Taking care of your mental health is just as important as caring for the rest of your body. Since May is Mental Health Awareness Month, we decided to pull together a guide of ways to ensure you are living mentally healthy while learning about the history of the day. Ready? Let’s begin!
Each May marks Mental Health Awareness Month, dating back to 1949. The Mental Health America organization, previously known as the National Committee of Mental Hygiene, was founded by Clifford Whittingham Beers.
Growing up, Clifford was one of five children in his family who suffered from mental illness and psychological distress. All children spent time in mental institutions, and from those experiences, he realized that the mental health field had a bad reputation regarding malpractice, maltreatment, and bias.
Beers wrote a novel, ‘A Mind That Found Itself’, an autobiography about his hospitalization and the abuses he suffered. This novel is still a bestseller today in educating individuals about mental illness and mistreatment in facilities.
Since then, Beers wanted to ensure mental health patients received proper care and felt supported in their fight against mental health diseases.
Each year since 1949, Mental Health America selects a theme to celebrate globally. Previous themes were Do More for 1 in 4, Nature, and Tools 2 Thrive.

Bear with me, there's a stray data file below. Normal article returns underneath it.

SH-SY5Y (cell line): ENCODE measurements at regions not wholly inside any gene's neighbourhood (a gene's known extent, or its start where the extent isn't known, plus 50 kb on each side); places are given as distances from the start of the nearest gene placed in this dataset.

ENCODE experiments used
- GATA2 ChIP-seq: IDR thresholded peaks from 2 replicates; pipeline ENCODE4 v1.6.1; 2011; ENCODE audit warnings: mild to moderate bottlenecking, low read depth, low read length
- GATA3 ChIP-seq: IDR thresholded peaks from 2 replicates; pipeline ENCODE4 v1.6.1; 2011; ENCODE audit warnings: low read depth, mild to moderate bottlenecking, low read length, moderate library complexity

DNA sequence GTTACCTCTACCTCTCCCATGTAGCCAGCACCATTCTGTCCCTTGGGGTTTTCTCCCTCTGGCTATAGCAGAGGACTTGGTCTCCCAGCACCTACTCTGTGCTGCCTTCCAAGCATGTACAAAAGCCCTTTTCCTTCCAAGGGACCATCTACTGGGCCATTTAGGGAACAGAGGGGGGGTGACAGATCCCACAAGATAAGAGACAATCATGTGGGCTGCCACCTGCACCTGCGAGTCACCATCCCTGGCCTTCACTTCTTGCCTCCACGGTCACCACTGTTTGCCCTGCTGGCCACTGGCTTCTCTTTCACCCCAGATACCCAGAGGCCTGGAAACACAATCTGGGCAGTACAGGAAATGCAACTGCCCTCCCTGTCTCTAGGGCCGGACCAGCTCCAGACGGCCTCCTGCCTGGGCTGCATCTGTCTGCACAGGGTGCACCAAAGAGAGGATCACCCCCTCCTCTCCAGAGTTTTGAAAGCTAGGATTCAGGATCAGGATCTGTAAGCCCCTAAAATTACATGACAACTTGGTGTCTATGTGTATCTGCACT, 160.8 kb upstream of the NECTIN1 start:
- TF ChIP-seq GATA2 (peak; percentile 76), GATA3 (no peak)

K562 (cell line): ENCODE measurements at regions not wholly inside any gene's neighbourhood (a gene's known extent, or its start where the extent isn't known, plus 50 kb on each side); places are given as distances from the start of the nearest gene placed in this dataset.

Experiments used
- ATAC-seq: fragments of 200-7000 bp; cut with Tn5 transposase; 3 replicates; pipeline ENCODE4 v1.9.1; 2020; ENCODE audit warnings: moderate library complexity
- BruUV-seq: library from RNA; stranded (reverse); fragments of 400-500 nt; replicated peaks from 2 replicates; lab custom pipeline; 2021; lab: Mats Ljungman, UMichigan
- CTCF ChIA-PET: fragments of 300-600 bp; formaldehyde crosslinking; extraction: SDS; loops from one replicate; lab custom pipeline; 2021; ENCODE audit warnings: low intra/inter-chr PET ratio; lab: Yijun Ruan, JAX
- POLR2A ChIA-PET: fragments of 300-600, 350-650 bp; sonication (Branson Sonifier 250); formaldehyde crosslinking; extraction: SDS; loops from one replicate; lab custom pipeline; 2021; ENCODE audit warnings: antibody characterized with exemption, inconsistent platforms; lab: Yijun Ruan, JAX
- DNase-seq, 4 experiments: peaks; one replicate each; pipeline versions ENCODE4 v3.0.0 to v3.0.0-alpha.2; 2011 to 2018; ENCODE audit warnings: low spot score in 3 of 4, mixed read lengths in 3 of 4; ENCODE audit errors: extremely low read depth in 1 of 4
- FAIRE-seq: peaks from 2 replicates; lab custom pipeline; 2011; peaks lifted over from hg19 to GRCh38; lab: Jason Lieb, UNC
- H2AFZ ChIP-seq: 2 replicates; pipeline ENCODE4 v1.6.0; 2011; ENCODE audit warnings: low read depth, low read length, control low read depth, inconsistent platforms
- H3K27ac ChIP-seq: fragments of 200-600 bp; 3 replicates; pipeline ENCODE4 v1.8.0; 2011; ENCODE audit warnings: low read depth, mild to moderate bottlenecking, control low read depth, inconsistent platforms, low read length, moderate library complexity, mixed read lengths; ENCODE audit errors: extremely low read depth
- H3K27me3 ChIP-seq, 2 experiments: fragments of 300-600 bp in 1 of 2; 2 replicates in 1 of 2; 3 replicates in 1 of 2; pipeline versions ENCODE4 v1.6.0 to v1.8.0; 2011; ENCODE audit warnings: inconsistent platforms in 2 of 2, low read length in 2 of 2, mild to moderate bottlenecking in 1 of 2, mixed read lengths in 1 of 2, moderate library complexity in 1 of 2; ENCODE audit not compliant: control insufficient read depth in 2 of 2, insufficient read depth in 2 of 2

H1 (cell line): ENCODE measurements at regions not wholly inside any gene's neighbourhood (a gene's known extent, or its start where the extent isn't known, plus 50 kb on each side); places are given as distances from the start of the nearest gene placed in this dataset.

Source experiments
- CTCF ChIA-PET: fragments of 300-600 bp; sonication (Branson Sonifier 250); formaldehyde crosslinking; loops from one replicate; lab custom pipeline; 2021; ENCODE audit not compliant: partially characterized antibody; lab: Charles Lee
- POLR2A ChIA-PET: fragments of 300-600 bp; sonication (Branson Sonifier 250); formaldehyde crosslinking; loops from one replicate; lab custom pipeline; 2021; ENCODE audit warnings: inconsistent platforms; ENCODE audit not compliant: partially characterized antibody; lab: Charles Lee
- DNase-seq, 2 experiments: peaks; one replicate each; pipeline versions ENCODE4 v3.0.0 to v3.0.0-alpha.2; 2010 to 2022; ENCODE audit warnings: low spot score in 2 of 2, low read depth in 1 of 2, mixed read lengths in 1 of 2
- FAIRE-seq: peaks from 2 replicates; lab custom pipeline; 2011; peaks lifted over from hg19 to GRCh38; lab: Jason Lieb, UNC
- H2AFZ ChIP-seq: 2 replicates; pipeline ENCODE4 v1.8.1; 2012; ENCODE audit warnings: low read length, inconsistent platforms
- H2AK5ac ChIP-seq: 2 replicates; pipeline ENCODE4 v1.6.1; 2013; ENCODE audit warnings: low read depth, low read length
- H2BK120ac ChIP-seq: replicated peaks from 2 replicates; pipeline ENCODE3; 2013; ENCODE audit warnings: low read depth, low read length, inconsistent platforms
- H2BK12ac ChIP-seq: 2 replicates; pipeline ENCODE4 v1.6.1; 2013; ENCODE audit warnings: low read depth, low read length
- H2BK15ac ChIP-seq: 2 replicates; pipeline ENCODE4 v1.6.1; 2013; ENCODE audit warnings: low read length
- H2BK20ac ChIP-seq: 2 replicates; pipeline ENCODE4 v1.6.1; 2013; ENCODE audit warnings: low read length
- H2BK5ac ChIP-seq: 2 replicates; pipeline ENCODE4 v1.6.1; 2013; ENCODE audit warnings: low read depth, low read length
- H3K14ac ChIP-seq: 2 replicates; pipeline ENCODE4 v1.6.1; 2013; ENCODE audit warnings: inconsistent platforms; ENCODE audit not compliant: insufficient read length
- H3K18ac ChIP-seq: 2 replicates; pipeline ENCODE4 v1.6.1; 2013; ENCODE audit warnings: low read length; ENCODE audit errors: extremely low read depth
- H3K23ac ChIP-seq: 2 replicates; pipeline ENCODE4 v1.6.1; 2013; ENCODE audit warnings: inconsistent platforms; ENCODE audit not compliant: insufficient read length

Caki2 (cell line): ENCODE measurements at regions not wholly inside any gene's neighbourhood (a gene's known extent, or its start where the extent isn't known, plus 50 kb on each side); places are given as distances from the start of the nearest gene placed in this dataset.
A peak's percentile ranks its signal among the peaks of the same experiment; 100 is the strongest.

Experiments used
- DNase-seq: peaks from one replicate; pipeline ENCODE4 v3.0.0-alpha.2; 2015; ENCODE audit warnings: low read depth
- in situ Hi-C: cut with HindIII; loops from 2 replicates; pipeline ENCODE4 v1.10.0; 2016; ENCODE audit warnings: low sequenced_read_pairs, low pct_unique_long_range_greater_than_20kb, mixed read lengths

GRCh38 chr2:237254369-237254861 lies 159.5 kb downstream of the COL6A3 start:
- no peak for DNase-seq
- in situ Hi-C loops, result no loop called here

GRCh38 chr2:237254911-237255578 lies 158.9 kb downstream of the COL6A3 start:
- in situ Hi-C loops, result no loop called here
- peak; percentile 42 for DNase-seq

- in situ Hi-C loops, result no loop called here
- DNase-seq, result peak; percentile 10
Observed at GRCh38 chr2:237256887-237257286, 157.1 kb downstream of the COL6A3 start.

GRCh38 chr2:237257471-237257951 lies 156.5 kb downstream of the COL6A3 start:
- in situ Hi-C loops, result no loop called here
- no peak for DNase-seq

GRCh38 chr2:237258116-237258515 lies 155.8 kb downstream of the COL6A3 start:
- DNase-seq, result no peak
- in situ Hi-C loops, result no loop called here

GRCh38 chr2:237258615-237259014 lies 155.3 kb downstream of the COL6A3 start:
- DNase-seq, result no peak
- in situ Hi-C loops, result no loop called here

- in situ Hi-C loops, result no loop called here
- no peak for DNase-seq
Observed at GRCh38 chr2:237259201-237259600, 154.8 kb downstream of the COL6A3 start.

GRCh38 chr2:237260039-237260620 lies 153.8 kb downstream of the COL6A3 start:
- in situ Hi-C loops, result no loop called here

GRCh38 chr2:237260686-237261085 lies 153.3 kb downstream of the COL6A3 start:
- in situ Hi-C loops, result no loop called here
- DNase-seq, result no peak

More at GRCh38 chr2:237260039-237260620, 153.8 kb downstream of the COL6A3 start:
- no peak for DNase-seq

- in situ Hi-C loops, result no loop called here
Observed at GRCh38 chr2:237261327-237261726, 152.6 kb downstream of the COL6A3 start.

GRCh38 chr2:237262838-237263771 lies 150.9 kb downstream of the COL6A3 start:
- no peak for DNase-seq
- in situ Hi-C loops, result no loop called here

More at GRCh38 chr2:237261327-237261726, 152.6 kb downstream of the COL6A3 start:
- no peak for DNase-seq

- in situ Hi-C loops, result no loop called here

This year’s theme is Look Around, Look Within, encouraging individuals to dive deeper into their own genetics and neighborhood, learning how your environment influences your mental health.
Learn More about this month’s theme on Mental Health American’s website here.
Mental health is as important as physical health. Here are five tips to ensure you are taking care of your mind, as much as your body.
Stress can lead to or heighten pre-existing mental health conditions, such as anxiety disorders and depression. Learning how to manage your stress can help create a better lifestyle.
Here are 10 tools the Mental Health America organization recommends to help manage stress.
Getting a good night’s rest may be the last thing on your mind during busy seasons of life, but it is important to maintain a healthy lifestyle. Setting a bedtime (yes, adults can have bedtimes, too), reducing caffeine consumption, and taking a short walk are all ways to improve your sleep quality.
Exercise is not just important for your physical health, but your mental health too. Exercise boosts your mood in several ways: it burns off stress hormones, relieves muscle tension, stimulates feel-good hormones, and more. A simple 30-minute walk can work wonders for your mental health!
Feeling supported, valued, and connected plays a lot into your mood and mental health. This does not mean every connection has to be a tearful heart-to-heart; sometimes it is just laughing out loud with your friends. Scheduling lunch with a friend, volunteering, or joining a club are all great ways to strengthen relationships in your life.
Easier said than done: staying positive plays a huge role in your mental health. Constant worry-filled thoughts can drag down moods, actions, and even your health. Try to be optimistic in situations you may not have initially, show gratitude (especially to yourself and your accomplishments), and try to avoid negative thoughts, whenever possible.
At Bryan University, we are here for you.
At BU, students can connect on platforms like Yellowdig and Zoom to engage in course discussions and build relationships. Your faculty, staff, and peers are a support system here to help you every step of the way.
Learn more about Bryan U today!